Catalog Home Page

Seed and seedling responses to inoculation with mycorrhizal fungi and root nodule bacteria: implications for restoration of degraded Mediterranean-type Tuart woodlands

So, T., Ruthrof, K.X. and Dell, B. (2011) Seed and seedling responses to inoculation with mycorrhizal fungi and root nodule bacteria: implications for restoration of degraded Mediterranean-type Tuart woodlands. Ecological Management & Restoration, 12 (2). pp. 157-160.

[img]
Preview
PDF - Authors' Version
Download (83kB) | Preview
    Link to Published Version: http://dx.doi.org/10.1111/j.1442-8903.2011.00590.x
    *Subscription may be required

    Abstract

    Inoculation with beneficial soil microorganisms has the potential to enhance success of restoration, particularly in harsh Mediterranean-type ecosystems (MTEs). We investigated the effects of microorganisms (mycorrhizal fungi and root nodule bacteria) and planting material (seed and nursery-raised seedlings) on early establishment and growth of two key postdisturbance colonizing species with different life histories, life forms and functional types (Eucalyptus gomphocephala and Acacia saligna) under field conditions. Establishment and growth were monitored at 13months, following the first MTE drought period. For E. gomphocephala, establishment was higher for seedlings (81%) than for seeding (7.5%). Inoculation with ectomycorrhizal fungal spores was not beneficial. For A. saligna, establishment was also higher for seedlings (84%) than for seeding (42.5%). Mycorrhizal fungal inoculum had no effect on establishment or growth. This study has shown that in harsh MTE conditions, the use of seedlings is more effective than seeding in degraded woodlands even when attempting to reintroduce key colonizing species. The microorganism treatments tested did not result in significant improvement in establishment or growth.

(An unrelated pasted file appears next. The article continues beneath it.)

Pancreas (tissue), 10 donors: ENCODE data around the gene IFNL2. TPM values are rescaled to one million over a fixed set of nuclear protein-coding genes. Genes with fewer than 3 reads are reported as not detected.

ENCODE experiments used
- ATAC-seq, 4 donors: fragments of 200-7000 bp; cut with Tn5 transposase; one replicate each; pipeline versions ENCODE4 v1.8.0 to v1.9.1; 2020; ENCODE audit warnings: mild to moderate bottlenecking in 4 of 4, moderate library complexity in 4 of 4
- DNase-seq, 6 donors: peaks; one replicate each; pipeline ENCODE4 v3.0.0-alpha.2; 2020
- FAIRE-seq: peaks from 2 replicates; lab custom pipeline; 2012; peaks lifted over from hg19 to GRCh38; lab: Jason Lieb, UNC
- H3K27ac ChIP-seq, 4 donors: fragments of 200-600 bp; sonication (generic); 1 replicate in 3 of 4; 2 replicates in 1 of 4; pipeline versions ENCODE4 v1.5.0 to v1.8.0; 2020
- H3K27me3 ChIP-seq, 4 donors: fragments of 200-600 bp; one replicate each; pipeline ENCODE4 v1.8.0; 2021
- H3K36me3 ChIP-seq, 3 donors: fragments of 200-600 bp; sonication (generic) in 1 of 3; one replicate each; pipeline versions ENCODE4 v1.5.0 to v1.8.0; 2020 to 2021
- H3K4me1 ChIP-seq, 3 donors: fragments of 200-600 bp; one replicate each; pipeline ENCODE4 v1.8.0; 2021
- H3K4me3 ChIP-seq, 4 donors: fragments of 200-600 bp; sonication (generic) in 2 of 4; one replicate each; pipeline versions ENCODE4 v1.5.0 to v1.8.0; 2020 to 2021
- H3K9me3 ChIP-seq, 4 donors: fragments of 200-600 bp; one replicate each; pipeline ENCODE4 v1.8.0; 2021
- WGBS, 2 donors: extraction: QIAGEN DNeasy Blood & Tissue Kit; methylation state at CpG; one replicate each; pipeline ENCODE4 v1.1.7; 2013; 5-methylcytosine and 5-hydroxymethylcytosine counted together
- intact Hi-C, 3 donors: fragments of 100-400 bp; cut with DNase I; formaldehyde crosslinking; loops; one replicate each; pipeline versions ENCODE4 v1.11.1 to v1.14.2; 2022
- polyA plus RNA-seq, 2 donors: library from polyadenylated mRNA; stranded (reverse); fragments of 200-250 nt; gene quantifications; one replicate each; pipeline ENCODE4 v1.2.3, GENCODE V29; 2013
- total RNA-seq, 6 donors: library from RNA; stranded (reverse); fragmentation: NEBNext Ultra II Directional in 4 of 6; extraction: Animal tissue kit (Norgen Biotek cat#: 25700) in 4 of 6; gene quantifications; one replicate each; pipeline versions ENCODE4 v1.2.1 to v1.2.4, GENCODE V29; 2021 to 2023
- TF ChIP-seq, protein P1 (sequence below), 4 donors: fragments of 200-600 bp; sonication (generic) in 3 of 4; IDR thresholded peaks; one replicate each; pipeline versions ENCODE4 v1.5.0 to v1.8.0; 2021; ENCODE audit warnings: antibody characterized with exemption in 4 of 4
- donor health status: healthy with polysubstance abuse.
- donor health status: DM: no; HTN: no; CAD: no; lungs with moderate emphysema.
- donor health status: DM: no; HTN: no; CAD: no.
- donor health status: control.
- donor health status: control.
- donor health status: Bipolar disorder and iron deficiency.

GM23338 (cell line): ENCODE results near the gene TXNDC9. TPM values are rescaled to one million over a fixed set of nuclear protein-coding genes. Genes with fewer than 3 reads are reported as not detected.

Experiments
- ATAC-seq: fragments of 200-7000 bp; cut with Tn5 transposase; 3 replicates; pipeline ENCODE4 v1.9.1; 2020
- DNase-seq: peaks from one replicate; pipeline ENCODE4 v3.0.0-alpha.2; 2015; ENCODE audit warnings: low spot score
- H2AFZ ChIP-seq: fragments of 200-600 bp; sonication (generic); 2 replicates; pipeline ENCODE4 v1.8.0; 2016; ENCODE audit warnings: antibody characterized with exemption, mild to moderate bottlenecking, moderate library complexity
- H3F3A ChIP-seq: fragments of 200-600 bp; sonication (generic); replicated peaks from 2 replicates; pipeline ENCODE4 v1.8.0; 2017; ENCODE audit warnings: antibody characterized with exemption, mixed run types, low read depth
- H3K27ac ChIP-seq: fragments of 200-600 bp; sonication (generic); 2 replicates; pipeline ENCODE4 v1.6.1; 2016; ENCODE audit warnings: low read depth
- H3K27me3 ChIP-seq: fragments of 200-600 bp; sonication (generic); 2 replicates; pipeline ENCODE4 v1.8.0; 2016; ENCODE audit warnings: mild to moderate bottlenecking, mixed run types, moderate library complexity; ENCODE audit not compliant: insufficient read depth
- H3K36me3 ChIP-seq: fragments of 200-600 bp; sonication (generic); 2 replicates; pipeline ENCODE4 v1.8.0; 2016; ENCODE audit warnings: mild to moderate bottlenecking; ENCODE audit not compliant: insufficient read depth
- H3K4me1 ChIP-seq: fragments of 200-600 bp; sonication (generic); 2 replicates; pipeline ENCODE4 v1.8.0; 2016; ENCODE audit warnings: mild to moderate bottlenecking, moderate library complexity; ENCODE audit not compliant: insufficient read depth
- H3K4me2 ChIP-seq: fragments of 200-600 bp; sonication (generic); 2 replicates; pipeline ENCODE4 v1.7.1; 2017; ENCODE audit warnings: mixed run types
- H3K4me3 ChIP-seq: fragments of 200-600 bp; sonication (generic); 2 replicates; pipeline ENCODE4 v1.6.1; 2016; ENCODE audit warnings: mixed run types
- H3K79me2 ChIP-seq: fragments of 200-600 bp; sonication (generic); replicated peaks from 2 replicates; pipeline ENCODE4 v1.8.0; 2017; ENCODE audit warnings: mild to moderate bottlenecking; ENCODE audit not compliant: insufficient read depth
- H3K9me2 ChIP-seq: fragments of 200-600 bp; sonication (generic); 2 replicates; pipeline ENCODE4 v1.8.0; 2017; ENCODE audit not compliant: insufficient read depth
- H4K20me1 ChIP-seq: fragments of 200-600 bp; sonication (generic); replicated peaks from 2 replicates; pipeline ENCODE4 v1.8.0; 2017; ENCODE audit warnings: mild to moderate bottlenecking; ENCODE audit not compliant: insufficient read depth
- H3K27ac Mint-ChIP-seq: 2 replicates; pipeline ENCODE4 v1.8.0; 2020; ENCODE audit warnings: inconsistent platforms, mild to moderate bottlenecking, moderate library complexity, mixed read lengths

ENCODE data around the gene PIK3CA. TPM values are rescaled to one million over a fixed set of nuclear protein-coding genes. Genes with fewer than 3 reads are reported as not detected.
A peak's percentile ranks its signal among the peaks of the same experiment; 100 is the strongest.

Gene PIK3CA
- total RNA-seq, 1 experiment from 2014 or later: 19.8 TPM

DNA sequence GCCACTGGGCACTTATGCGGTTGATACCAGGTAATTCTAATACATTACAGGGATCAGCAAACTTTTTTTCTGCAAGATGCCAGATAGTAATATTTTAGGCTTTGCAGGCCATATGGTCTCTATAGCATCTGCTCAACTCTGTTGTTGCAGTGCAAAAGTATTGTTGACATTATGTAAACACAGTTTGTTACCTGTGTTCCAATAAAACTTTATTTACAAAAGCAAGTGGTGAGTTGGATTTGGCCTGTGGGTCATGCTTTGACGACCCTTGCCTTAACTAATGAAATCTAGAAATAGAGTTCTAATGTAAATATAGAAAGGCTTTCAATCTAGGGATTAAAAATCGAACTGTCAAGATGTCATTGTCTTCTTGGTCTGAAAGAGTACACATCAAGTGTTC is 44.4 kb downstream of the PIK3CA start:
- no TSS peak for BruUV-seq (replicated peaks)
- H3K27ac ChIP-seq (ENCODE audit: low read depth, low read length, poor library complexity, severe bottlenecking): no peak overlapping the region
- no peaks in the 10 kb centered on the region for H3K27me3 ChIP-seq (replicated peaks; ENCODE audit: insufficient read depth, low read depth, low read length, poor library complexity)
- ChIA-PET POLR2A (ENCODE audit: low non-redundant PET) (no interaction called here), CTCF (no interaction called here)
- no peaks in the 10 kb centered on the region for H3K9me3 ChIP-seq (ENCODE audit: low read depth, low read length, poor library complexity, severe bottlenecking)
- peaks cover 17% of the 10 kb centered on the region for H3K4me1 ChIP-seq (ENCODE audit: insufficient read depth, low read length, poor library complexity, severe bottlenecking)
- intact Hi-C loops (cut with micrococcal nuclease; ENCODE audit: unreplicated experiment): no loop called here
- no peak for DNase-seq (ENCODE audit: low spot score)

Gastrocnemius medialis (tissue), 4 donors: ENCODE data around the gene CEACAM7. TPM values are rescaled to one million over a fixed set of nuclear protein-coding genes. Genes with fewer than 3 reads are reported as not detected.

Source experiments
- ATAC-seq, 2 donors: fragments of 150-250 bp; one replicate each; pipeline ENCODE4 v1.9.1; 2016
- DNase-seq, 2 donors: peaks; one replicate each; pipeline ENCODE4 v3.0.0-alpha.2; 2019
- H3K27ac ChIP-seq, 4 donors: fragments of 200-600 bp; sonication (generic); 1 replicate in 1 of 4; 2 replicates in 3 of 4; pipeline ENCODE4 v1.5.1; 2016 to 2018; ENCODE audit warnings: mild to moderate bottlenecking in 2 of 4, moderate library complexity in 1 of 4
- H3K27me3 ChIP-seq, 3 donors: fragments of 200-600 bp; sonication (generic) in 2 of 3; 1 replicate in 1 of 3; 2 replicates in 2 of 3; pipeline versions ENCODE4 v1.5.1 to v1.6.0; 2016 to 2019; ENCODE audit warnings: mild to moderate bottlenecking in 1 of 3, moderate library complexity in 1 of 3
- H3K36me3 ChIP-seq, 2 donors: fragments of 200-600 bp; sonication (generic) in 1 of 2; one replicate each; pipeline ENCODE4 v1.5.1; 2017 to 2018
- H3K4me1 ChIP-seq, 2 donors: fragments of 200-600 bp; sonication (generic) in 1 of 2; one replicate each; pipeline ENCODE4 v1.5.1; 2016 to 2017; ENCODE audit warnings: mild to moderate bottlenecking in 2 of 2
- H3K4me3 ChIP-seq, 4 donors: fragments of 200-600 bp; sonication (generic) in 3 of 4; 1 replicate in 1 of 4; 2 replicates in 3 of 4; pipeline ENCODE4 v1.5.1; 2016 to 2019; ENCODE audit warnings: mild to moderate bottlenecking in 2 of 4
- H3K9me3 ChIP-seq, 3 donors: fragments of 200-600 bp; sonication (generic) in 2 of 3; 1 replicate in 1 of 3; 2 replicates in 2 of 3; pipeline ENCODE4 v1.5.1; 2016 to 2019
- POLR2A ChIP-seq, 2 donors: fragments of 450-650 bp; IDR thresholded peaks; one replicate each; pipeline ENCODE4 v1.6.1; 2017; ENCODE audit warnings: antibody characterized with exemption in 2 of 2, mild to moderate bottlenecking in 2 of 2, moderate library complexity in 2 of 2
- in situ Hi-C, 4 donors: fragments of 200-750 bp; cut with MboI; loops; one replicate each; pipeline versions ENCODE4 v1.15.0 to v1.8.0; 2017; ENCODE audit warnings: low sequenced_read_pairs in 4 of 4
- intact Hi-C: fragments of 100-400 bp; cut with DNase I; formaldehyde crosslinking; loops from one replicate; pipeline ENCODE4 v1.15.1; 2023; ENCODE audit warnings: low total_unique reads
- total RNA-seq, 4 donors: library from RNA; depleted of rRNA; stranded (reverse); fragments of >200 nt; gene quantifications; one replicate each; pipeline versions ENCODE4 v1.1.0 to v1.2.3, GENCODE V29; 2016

Publication Type: Journal Article
    Murdoch Affiliation: Centre of Excellence for Climate Change and Forest and Woodland Health
    School of Biological Sciences and Biotechnology
    Publisher: Wiley-Blackwell
    Copyright: © 2011 Ecological Society of Australia
    URI: http://researchrepository.murdoch.edu.au/id/eprint/5006
    Item Control Page

    Downloads

    Downloads per month over past year